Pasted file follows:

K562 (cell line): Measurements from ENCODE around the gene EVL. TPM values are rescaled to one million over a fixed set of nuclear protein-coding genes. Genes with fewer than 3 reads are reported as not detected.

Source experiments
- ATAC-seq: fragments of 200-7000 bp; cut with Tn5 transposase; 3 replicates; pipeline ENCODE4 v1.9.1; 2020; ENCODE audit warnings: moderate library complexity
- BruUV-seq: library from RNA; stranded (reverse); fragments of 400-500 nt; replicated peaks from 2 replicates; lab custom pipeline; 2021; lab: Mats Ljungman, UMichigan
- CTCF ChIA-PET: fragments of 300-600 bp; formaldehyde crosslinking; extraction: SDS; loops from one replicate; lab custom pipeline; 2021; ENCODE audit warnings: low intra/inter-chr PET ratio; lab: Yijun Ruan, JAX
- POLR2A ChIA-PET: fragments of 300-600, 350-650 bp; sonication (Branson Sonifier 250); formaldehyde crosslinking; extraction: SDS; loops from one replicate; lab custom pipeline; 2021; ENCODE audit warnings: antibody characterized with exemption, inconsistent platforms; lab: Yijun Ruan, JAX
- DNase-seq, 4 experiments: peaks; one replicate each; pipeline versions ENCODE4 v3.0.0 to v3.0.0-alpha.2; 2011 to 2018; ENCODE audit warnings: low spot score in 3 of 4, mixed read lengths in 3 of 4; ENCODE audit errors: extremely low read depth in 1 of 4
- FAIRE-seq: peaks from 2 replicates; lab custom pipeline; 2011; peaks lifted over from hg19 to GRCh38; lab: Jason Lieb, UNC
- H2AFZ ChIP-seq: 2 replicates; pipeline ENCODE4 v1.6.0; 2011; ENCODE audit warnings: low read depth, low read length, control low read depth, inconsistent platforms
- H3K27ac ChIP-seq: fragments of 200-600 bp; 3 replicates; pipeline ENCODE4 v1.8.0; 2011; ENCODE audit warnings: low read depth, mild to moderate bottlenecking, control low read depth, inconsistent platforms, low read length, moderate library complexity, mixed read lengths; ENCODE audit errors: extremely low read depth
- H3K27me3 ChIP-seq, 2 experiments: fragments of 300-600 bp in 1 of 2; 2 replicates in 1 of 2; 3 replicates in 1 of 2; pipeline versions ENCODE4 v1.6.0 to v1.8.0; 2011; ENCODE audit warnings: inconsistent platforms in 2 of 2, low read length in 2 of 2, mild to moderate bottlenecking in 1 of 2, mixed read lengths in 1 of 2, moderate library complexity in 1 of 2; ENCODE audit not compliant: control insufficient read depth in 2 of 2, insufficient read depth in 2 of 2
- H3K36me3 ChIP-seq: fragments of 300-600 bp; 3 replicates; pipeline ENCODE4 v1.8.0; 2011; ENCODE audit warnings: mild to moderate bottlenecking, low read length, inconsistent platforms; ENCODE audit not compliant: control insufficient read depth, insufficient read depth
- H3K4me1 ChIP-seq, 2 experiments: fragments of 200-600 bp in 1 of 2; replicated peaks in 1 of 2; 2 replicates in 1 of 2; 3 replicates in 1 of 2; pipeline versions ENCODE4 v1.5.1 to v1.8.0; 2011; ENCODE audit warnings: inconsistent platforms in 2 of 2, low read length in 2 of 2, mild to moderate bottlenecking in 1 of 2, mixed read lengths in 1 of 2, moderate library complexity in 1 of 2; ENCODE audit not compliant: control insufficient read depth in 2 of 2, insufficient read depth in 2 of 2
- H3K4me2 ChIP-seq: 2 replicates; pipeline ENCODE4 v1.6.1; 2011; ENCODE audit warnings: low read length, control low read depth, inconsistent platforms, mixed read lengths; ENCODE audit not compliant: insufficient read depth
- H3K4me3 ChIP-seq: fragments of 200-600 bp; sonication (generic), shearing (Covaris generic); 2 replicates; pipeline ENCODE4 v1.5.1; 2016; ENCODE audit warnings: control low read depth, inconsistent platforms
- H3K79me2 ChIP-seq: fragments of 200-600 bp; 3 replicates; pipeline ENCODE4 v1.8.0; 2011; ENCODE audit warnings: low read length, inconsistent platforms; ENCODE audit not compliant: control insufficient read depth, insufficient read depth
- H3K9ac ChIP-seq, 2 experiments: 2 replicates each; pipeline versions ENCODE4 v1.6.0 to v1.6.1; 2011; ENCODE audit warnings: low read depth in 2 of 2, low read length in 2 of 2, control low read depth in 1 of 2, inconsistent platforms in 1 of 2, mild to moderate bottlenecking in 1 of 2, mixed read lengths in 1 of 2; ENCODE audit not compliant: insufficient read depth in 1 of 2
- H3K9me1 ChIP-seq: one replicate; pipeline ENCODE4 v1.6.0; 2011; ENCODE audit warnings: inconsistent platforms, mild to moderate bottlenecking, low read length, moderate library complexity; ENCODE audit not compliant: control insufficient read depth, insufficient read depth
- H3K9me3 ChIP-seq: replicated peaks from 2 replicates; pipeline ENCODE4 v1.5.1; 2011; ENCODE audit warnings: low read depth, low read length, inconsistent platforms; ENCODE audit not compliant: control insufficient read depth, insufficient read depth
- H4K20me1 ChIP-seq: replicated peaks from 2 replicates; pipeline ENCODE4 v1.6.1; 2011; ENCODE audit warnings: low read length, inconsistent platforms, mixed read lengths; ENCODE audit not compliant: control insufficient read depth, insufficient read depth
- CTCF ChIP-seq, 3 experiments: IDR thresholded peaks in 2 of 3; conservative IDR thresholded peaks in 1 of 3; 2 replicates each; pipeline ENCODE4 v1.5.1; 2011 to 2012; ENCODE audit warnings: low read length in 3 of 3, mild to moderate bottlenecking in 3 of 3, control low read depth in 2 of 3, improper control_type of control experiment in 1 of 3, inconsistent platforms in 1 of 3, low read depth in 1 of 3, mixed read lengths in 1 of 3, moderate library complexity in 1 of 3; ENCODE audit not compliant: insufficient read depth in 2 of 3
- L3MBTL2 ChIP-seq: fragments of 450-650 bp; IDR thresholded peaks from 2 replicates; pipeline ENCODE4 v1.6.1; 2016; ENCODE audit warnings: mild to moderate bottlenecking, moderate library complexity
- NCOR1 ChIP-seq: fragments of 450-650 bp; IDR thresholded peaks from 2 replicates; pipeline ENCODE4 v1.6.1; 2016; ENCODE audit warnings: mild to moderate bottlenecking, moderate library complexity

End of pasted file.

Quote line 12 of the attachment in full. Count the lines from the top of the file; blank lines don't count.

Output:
- H3K36me3 ChIP-seq: fragments of 300-600 bp; 3 replicates; pipeline ENCODE4 v1.8.0; 2011; ENCODE audit warnings: mild to moderate bottlenecking, low read length, inconsistent platforms; ENCODE audit not compliant: control insufficient read depth, insufficient read depth